Kiwi ‘cull’ threat backfires badly for minister

Australian Immigration Minister's broadside at New Zealand has backfired.
Phillip Ruddock when he was Minister for Immigration with then Prime Minister John Howard (Source: Sydney Morning Herald).

6 December 2000

Sydney Morning Herald article

Australian Immigration Minister Phillip Ruddock’s broadside at New Zealand has backfired.

Mr Ruddock warned Wellington at the weekend to curb the number of migrants using New Zealand citizenship as a stepping-stone to Australia, or risk the introduction of trans-Tasman visas.

But his comments in Sydney’s Sunday Telegraph, under the front-page headline “Kiwi Cull,” met with cynicism or lack of interest from a media normally happy to attack rising New Zealand migration.

Most main newspapers have instead given emphasis to Prime Minister Helen Clark’s counterattack and her claims on Monday that Australia was gaining skills for nothing, and that expatriate Kiwis were less likely than Australians to be on the dole or claiming benefits.

Australian studies over the past decade have consistently shown that about one in five Kiwi migrants are professional, semi-professional, managers or administrators, and that 30 per cent are skilled.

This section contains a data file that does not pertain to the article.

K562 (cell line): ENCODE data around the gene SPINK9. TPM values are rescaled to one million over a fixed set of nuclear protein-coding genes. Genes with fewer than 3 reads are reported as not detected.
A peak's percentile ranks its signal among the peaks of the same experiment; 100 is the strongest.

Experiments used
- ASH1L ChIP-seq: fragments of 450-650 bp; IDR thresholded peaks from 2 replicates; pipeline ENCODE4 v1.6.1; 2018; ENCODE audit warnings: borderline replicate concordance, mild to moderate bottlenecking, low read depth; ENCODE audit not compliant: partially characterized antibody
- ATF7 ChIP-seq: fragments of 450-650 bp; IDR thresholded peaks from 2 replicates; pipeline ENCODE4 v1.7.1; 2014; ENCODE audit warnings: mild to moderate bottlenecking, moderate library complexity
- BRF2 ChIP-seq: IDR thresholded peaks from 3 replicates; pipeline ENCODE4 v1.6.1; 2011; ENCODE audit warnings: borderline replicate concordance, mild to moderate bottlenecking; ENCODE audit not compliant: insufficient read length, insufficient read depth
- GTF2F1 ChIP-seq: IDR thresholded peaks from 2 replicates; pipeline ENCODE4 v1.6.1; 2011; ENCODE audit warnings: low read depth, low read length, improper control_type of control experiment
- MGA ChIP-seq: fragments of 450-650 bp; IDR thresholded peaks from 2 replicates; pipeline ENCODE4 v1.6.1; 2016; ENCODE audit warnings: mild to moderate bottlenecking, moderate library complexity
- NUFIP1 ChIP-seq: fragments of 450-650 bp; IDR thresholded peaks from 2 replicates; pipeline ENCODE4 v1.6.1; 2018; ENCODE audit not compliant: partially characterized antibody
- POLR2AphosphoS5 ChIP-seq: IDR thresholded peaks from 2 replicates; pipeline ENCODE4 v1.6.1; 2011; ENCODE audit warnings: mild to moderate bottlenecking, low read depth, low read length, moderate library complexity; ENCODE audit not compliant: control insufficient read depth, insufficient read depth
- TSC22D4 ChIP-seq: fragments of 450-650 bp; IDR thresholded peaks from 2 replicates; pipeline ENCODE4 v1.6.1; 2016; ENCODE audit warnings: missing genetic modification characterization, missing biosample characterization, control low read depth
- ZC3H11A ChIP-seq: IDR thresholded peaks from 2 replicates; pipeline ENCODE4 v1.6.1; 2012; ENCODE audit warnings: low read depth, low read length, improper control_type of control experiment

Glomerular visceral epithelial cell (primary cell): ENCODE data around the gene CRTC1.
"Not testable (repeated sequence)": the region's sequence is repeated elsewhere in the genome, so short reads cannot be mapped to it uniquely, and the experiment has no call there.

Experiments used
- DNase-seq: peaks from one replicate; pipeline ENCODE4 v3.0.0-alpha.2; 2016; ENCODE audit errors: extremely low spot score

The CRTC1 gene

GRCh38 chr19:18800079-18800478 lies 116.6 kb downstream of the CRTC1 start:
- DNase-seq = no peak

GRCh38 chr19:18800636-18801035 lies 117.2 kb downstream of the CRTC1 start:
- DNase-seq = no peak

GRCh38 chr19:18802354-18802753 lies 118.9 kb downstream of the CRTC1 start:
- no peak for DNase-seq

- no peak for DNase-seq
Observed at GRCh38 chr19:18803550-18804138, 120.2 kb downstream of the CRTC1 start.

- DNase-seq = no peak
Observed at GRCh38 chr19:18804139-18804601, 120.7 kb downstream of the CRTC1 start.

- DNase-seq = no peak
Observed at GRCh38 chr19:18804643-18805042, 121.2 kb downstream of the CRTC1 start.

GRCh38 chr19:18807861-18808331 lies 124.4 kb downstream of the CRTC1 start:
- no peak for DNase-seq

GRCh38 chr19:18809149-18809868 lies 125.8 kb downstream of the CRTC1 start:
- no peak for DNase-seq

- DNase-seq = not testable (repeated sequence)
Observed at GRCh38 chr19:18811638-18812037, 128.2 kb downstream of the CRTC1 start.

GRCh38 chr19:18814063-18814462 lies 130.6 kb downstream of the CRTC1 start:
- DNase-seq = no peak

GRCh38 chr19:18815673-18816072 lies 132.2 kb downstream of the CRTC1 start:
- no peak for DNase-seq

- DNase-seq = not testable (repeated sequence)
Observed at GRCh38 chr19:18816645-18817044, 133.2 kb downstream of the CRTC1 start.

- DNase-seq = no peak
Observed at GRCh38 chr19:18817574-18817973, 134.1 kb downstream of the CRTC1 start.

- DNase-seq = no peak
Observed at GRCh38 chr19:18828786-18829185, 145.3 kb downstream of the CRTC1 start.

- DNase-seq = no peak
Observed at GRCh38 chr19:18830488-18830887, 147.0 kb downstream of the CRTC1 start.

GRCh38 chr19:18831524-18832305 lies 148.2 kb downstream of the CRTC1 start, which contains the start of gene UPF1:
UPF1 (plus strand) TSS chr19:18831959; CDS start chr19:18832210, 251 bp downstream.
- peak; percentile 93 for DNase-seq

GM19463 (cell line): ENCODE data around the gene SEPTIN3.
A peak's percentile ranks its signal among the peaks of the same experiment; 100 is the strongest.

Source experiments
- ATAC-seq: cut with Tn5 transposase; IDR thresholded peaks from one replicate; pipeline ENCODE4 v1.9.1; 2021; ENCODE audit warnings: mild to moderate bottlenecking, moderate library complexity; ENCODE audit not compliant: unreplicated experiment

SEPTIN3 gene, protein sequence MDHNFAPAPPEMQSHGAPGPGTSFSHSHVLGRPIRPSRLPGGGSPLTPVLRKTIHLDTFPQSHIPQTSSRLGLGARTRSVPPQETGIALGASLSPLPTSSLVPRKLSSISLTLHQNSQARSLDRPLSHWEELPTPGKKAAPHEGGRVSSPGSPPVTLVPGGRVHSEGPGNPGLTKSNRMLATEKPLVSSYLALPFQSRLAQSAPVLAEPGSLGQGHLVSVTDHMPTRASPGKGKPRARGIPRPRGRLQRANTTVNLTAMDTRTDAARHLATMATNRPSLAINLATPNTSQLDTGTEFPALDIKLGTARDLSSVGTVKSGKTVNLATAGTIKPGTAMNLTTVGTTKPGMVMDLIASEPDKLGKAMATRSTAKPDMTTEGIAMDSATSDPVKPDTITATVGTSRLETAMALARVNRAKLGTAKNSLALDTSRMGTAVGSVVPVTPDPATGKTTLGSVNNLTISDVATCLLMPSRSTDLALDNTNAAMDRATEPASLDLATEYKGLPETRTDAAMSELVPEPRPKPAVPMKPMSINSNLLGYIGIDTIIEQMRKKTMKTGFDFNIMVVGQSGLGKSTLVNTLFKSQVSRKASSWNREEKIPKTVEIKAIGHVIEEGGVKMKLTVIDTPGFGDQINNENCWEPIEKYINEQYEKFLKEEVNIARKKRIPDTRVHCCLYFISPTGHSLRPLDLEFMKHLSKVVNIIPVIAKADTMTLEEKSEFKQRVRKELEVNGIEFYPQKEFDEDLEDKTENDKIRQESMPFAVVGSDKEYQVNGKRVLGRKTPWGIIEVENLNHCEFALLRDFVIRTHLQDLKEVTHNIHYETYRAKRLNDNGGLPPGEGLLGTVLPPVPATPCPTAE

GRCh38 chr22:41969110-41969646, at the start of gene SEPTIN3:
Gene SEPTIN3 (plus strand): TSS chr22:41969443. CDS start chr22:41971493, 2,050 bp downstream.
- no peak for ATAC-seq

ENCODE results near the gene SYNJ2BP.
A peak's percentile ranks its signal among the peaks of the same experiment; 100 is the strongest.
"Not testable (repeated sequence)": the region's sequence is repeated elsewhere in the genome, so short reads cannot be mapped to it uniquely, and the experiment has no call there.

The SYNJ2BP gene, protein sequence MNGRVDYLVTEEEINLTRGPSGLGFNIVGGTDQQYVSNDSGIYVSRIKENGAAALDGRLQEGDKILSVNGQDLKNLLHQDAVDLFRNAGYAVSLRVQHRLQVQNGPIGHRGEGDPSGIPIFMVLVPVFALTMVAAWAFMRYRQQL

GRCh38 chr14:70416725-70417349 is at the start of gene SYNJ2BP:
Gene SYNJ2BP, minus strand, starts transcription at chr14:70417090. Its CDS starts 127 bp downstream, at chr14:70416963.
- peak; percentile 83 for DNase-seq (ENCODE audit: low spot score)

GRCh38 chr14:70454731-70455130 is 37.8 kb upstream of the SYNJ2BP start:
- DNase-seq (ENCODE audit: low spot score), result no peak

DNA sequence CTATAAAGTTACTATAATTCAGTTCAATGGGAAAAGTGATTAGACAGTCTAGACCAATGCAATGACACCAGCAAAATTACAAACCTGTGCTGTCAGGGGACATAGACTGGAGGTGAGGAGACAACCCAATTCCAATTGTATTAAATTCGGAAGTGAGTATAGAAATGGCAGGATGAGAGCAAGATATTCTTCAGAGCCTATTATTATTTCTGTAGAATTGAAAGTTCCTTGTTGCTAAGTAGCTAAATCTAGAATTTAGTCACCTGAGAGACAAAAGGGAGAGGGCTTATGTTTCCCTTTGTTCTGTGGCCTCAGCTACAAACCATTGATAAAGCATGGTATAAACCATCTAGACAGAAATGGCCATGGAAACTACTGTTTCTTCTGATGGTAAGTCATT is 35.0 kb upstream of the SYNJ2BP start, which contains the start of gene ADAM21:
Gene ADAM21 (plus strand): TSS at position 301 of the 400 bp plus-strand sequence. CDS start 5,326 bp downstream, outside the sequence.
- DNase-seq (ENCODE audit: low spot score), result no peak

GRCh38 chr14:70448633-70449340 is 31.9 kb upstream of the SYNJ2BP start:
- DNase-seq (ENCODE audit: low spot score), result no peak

Expatriate Kiwis as a whole are better educated, more likely to be skilled, and on average earn more than Australians.

The jobless rate for New Zealanders is only fractionally higher – 7.0 per cent compared with 6.8 per cent of Australians in September.

Mr Ruddock’s attack was aimed at New Zealand’s immigration policies, which have long been a thorn in the ANZAC relationship and led to the introduction of passports for trans-Tasman travel in 1981.

Canberra believes that Wellington’s more open policies provide a back door for migrants to avoid tough Australian entry requirements by enabling them to gain New Zealand citizenship and unrestricted rights of entry, residence and employment across the Tasman.

But New Zealand has refused to buckle, and Mr Ruddock conceded to the Sydney Morning Herald that Australia had no intention of curbing the right of New Zealanders to come to Australia.

He also said he believed Australians were comfortable with the arrangement.

The Australian launched its own broadside at Mr Ruddock, accusing him of using New Zealand to divert attention from his immigration policies and the scandals surrounding the refugee detention centre at Woomera, in South Australia.

The newspaper said his scaremongering over a minor problem could damage transtasman relations, overlooked the benefits migrants from New Zealand brought in terms of skills and economic stimulus, and held racial implications.

“We fear [Helen Clark] is right when she says Australia’s discomfort over backdoor migrants – many of whom were born in the Pacific Islands or Asia – has racial overtones,” the newspaper said.

“The problem with Mr Ruddock’s call for harmonising immigration is that it sounds more like an attempt to make New Zealand conform to our questionable policy.

“He should be fixing his own crisis at Woomera and tackling our need for more immigrants rather than taking cheap shots at the Kiwis.”

[Source article no longer available online].

Comments are closed.